important. Each teacher surely has their own policy regarding bathroom and I encourage you to find the one that best fits your school rules and teaching personality.
When considering bathroom policies these are things to consider. It should disrupt the class as little as possible, cut down on unneeded breaks, and promote a healthy learning environment.
Here are some ideas:
- CROSS YOUR FINGERS: Students raise their hands with their fingers crossed when they need to go to the toilet. The teacher gives permission with eye contact and a nod.
- This does not disrupt the class.
- It is easy for the students to remember and act upon.
- The teacher approves bathroom use monitoring time and frequency.
- There’s no paper trail, so if you teach larger classes it may be harder for you to remember who has left class the most.
- If the teacher is helping individual students it could be a while before they see the student (which frustrates the student).
- Discourages students from missing too much class time.
- There is a limit to the number of times students will miss.
- Students can raise their hand with a pass in it so teachers may grant permission without disturbing the class.
- Doesn’t take into account special circumstances.
- Some students will use all of their passes immediately and then later claim “emergencies” requiring the teacher to bend or change the rule (deduction or points, letter to parents, etc.)
- Encourages self-awareness. The student can leave whenever they like, but they need to make decisions on the best time to leave and be prepared to get any missed information from other students.
- I tell students that if they overuse it they lose privileges and will not be permitted to use the toilet during class.
- Adds to a casual feeling of the class which can help students enjoy class (key to learning!)
- This method is more difficult to monitor as there’s no paper trail.
- Some students take this as a sign that the class has no structure and thus focus less on the class.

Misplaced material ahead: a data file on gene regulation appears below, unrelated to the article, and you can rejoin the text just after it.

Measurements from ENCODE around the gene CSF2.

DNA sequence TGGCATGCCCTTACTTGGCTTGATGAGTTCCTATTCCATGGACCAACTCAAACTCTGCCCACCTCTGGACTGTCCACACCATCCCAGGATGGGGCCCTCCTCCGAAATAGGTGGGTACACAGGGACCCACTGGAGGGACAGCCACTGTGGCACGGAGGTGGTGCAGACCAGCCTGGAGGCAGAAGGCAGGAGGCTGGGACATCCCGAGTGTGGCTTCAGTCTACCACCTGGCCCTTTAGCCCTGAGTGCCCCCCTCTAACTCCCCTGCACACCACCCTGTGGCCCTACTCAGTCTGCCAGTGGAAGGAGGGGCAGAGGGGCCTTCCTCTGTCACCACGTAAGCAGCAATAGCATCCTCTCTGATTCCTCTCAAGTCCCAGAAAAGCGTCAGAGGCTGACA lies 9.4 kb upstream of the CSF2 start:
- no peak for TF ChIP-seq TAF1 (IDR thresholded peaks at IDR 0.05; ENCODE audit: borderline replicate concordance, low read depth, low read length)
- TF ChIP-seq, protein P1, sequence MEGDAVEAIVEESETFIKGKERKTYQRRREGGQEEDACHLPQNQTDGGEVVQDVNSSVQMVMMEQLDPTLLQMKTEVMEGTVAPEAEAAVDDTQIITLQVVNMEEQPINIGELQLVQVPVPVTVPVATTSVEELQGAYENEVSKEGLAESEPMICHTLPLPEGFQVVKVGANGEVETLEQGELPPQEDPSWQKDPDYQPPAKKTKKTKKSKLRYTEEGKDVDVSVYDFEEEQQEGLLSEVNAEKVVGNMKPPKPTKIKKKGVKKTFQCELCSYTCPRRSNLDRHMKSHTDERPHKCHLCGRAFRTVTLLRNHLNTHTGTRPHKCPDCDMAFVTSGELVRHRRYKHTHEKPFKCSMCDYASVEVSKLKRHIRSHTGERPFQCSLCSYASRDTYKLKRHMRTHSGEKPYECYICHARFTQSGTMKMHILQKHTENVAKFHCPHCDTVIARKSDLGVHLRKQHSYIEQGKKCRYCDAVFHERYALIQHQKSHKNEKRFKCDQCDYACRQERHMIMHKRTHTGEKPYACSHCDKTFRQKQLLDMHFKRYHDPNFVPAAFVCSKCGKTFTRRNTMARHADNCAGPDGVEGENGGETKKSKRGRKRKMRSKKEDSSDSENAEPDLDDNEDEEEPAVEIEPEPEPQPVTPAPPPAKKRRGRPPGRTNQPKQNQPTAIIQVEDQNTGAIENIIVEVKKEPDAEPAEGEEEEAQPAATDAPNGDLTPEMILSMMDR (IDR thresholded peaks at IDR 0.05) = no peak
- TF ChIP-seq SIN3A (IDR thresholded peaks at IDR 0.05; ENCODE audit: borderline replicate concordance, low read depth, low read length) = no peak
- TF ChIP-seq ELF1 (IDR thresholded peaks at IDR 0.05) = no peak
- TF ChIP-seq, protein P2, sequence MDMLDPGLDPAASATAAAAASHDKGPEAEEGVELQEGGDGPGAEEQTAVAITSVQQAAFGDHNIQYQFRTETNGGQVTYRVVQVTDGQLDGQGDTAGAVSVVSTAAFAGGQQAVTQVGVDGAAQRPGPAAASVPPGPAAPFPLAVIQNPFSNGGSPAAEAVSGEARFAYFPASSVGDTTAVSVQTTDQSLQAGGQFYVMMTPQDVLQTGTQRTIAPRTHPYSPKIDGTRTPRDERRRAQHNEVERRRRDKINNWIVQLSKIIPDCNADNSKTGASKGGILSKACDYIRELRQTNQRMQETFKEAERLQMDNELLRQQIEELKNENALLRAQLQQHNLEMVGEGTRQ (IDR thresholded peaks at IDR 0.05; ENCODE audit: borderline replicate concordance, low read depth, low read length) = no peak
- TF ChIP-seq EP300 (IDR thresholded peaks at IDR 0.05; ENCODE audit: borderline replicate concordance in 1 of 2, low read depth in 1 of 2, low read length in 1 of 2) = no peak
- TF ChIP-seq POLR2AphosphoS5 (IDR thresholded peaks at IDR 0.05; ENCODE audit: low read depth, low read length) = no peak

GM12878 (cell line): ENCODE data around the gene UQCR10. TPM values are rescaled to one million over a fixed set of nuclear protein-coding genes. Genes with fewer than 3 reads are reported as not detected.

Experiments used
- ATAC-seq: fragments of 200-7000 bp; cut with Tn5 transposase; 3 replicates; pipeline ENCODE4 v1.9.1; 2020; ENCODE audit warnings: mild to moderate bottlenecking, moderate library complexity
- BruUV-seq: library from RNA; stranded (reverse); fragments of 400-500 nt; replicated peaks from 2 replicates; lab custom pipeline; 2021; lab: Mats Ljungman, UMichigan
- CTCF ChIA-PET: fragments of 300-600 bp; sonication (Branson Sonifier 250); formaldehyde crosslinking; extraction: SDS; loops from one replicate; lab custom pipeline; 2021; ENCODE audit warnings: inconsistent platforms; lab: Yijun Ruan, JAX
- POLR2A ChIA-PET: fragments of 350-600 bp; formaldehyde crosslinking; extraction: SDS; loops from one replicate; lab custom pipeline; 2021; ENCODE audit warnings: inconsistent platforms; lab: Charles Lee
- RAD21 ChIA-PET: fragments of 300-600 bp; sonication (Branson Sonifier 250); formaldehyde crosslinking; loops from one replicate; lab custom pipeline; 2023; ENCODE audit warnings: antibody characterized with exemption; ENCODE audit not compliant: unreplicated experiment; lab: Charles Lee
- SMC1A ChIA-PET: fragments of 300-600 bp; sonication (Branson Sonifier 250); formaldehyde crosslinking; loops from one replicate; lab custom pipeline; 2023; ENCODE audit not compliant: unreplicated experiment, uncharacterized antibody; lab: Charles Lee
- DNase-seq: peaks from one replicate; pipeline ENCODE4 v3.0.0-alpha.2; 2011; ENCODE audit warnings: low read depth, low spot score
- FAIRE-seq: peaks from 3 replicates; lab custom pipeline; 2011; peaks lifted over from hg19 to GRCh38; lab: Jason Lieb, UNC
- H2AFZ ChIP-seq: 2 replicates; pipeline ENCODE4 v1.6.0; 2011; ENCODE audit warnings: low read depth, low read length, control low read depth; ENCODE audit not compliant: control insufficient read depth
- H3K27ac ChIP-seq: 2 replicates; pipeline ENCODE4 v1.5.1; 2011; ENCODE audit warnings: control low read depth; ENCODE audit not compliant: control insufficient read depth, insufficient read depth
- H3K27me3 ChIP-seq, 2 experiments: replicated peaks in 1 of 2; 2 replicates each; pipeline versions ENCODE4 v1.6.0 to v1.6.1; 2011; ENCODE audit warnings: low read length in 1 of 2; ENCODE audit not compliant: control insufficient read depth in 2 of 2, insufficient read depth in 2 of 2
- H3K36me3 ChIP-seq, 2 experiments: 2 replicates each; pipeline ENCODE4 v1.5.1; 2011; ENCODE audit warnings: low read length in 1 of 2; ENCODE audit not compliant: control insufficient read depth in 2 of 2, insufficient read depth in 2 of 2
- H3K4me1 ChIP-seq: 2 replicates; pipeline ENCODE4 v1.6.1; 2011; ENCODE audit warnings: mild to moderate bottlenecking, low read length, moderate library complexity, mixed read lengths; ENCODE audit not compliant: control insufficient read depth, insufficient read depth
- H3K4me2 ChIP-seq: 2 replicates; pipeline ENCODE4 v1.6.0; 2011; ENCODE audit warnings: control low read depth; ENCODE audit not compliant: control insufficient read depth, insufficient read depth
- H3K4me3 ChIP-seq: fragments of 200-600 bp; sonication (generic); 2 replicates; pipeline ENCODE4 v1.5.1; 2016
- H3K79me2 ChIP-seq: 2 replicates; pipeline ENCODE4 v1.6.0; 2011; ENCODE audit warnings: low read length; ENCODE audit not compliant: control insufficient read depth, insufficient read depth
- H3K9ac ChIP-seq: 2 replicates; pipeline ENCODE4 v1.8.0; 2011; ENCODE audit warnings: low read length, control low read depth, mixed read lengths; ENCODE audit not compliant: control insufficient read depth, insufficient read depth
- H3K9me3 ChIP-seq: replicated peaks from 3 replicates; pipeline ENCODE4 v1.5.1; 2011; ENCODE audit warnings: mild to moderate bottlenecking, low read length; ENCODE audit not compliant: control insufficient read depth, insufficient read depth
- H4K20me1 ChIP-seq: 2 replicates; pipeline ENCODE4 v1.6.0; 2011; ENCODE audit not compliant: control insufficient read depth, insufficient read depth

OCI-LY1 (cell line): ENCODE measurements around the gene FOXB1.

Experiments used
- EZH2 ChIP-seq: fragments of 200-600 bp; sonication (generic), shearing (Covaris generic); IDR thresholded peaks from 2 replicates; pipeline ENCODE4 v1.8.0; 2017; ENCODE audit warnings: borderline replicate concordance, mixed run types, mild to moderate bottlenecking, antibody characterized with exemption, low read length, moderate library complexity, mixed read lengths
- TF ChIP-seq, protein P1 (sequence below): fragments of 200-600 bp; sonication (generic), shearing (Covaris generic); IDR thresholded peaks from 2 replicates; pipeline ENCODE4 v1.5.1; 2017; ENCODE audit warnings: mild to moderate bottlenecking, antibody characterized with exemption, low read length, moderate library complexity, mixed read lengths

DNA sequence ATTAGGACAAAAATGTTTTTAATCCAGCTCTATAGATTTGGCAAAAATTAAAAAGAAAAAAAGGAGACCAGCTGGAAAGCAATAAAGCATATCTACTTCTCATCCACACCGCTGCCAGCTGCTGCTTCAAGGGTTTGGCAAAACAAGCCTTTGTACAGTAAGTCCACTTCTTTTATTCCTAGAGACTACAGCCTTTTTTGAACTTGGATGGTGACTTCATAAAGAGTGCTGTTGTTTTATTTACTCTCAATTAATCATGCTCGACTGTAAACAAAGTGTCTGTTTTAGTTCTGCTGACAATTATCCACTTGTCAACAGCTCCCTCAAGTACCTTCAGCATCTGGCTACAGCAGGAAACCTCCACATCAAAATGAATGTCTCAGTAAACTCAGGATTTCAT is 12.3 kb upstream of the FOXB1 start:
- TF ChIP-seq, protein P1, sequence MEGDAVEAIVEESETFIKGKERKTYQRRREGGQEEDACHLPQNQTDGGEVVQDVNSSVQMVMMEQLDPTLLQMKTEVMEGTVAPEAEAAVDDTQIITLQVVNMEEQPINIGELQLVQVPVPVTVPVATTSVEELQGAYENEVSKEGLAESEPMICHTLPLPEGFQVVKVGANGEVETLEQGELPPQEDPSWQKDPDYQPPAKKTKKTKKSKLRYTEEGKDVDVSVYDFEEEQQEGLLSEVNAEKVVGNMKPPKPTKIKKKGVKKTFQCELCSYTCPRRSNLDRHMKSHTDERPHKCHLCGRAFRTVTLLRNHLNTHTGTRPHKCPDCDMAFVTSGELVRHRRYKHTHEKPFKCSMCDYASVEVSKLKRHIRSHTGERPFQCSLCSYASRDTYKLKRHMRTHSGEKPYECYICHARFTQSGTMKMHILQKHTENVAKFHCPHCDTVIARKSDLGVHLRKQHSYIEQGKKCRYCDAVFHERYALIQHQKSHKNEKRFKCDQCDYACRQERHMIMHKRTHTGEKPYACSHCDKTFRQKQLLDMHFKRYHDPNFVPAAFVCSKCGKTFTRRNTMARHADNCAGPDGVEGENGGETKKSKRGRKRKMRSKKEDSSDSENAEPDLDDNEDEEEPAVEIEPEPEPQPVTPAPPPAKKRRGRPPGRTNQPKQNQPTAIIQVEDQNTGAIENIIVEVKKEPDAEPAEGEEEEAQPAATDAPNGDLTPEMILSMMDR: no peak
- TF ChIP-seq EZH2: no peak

- Works well for longer classes (e.g. when you have them all day, or more than 3 hours).
- It helps students with their responsibility.
- Teacher can monitor how often students leave, and will have a written record of where students are in case there is an emergency (e.g. fire, earthquake, lockdown, etc.)
- Great for younger students who are learning to tell time as they get to practice that skill.
- Some students find this too regulated and almost prison like which impairs their attitude during class.
- Can be hard to set up in multiple classes.
- Students tend to forget
- If there is a time on the sheet, students often will lie to make it seem like they were gone less time then they were.
Students grab it when they are headed to the bathroom. This can be combined with any of the above methods.
- It regulates that only one student leaves at a time cutting down on socializing outside the class.
- Students have “proof of permission,” so they won’t be in trouble if they are seen by an administrator out of class.
- Unless combined with one of the previous there is very little monitoring on the part of the teacher.
- Sometimes this causes students to spend more time looking at the door handle to see if the lanyard is there rather than paying attention.
- Germies get spread! I see many teachers who have switched to name tags to avoid the germs.
What about you? How do you control bathroom breaks in your classes? Do you alter one of the previous methods? Or do you have one of your own?